MTN pushes network availability to 98% in three provinces
Mobile operator targets connectivity in Free State, Northern Cape and North West
MTN has pushed up its network availability to 98% in the Free State, Northern Cape and parts of the North West as part of a wider effort to keep customers connected during bouts of load-shedding and boost overall connectivity.
Mobile operators have struggled as extended power cuts have sometimes depleted the batteries of their cellphone towers, leading to customers losing their signals.
In 2023, SA’s second largest cellphone company set aside R1.5bn to keep its network up and running during load-shedding, as well as to protect network equipment and backup power from thieves.
On Thursday, the company said its network sites in the three areas are now achieving above 98% network availability daily, improving from 92%. This after addressing more than 1,400 sites through the programme.
In an effort “to mitigate the effect of load-shedding and bolster network resilience”, MTN’s SA unit has been going through a modernisation of its network sites across a number of provinces.
In telecoms, network availability refers to the percentage of time that the network is operational and accessible to users. It is a metric used to measure how reliable a network operator’s connectivity is.
“We have modernised over 50% of our sites in the region and plan to add further sites this year, including in rural areas. This will enhance capacity and drive quality,” said Machawe Dlamini, acting regional manager for central region at MTN SA.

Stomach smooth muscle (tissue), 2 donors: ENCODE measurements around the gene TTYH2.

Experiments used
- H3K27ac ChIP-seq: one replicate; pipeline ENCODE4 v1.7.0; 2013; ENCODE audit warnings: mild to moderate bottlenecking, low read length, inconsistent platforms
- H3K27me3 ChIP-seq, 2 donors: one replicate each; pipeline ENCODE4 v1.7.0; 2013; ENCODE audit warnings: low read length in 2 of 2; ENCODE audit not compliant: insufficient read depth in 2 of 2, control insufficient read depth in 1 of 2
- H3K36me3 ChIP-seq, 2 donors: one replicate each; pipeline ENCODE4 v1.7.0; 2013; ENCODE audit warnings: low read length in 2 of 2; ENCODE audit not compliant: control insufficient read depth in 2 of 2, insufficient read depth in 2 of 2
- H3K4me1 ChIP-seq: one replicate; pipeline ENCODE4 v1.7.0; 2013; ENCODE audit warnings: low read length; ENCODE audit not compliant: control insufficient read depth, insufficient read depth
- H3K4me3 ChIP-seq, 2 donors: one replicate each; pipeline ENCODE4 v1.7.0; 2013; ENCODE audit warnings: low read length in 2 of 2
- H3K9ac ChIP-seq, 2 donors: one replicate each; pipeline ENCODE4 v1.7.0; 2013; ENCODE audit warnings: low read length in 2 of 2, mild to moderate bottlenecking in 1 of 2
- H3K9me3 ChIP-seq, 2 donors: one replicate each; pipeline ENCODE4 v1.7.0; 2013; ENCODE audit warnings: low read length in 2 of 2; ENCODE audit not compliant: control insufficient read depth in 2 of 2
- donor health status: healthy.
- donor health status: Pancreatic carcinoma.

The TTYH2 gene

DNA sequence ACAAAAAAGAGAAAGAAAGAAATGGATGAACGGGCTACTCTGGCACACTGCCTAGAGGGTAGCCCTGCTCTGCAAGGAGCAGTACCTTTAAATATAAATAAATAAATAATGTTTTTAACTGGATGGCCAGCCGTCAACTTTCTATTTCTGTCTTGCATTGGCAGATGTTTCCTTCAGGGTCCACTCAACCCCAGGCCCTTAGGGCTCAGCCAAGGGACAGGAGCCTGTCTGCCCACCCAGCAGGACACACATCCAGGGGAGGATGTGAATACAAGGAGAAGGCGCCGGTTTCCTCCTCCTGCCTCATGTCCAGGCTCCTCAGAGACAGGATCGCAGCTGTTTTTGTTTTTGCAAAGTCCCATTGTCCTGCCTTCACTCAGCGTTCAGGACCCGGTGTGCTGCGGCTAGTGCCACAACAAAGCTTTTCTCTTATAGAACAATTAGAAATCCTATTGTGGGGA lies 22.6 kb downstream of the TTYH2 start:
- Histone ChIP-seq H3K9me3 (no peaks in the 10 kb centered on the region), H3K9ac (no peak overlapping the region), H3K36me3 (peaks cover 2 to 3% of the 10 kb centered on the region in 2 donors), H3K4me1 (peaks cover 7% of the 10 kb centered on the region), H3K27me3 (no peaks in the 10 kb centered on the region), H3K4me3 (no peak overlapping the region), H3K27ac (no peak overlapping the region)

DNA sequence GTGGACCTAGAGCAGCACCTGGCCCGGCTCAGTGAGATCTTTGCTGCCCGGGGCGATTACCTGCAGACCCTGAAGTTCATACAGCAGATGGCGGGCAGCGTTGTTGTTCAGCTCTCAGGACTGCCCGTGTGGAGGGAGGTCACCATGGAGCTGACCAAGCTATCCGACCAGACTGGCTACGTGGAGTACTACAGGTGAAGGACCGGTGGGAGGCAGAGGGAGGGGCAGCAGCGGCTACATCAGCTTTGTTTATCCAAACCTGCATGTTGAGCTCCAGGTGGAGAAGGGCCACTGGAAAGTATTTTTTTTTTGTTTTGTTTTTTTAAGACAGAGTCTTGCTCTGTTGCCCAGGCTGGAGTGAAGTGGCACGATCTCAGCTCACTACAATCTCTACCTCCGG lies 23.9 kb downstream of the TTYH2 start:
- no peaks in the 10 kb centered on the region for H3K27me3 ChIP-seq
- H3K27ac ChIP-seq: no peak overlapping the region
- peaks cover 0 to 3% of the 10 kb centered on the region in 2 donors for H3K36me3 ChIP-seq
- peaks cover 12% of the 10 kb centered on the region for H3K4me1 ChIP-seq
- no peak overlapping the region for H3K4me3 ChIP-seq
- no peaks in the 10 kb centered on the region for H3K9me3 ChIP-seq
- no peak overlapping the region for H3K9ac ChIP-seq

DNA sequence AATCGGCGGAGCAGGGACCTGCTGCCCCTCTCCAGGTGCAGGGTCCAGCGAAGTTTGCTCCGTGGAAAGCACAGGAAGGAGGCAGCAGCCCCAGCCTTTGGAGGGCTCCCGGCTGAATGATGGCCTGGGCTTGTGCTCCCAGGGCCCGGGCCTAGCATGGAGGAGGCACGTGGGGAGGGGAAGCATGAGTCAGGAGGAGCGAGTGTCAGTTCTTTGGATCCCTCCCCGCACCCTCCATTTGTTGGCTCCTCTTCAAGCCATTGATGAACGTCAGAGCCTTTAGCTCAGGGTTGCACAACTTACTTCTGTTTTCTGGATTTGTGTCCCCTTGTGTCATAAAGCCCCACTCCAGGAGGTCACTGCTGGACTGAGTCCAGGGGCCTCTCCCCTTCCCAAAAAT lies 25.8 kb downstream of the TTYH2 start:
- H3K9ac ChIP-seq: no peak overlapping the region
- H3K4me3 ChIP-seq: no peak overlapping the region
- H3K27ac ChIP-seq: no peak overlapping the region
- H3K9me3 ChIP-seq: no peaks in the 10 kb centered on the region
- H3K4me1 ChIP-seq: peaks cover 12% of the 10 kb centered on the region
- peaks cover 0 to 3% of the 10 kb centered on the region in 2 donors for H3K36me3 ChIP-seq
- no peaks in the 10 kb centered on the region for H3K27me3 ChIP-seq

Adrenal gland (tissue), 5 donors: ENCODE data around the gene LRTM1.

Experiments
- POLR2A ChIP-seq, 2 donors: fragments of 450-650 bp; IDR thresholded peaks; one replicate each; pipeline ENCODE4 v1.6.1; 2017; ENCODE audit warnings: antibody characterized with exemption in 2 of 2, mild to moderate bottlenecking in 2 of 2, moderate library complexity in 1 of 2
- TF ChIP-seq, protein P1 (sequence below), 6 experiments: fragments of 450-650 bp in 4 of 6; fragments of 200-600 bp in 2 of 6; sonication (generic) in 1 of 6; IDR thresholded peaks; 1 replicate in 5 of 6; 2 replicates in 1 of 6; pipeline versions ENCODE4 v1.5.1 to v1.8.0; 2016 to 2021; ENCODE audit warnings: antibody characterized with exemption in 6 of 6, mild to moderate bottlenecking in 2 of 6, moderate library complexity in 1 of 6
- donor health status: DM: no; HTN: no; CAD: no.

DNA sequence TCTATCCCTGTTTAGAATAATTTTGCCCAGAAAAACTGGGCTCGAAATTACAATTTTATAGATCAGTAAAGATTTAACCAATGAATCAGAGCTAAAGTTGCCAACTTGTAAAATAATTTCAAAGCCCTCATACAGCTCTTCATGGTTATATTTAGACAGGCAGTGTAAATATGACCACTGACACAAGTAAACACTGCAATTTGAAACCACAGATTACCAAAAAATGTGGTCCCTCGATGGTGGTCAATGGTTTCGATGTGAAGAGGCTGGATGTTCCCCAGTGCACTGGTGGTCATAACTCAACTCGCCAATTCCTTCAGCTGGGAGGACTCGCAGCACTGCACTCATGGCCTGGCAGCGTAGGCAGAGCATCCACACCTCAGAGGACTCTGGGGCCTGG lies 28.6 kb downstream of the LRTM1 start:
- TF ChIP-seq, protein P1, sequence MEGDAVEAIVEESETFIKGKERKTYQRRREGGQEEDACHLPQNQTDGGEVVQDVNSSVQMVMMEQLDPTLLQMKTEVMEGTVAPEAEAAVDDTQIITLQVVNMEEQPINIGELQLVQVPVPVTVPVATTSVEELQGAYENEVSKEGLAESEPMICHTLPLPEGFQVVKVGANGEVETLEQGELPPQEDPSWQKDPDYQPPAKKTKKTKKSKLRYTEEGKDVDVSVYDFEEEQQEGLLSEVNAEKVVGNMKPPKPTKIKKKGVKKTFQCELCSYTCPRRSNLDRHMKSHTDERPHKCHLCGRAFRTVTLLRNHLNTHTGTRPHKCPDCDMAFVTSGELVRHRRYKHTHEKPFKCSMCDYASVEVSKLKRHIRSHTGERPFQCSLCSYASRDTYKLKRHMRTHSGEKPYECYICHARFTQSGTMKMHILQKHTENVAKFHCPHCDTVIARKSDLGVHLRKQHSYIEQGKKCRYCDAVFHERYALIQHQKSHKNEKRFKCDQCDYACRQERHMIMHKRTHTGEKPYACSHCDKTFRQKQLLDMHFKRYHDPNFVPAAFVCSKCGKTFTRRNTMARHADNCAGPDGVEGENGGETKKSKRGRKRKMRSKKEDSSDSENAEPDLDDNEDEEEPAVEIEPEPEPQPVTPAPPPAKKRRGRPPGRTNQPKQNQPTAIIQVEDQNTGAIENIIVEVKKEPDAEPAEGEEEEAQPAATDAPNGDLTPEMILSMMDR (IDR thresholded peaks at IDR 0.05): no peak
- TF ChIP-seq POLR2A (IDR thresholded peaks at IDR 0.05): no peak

Total network resilience completed now stands at 94.58% in the central region.
In Gauteng, network sites with resilience are achieving a daily network availability of 95%-98%. MTN has completed 99.91% of resilience work in the province. The Western Cape is on track to reach an overall network resilience completion rate of 97% by the end of 2024.
In November, the company said it planned to modernise 317 sites in KwaZulu-Natal by the close of 2023, accompanied by the rollout of 28 new sites. In the Western Cape, 230 additional sites were deployed in 2023, totalling 429, and sites with enhanced resilience achieved 99.4% network availability. In addition MTN introduced 59 new 5G sites in Gauteng, bringing the total to 965 in the region.
Like its competitors, it has had to increase spending on security as its network sites are targeted by criminals stealing and vandalising its generators, batteries, solar panels and network equipment.
According to estimates from its 2022 annual results, power outages cost MTN R695m. This amounts to 3.4% of local core earnings of the R242bn company. This expenditure eats up money that could be invested in network expansion or improving service quality.
During 2022, MTN deployed more than 2,000 additional generators to counter the effects of stage 4 and higher load-shedding. It now uses more than 400,000l of fuel a month to keep these generators going. Rival Vodacom has spent more than R4bn on backup equipment since 2020 and R300m on extra running costs in 2023.
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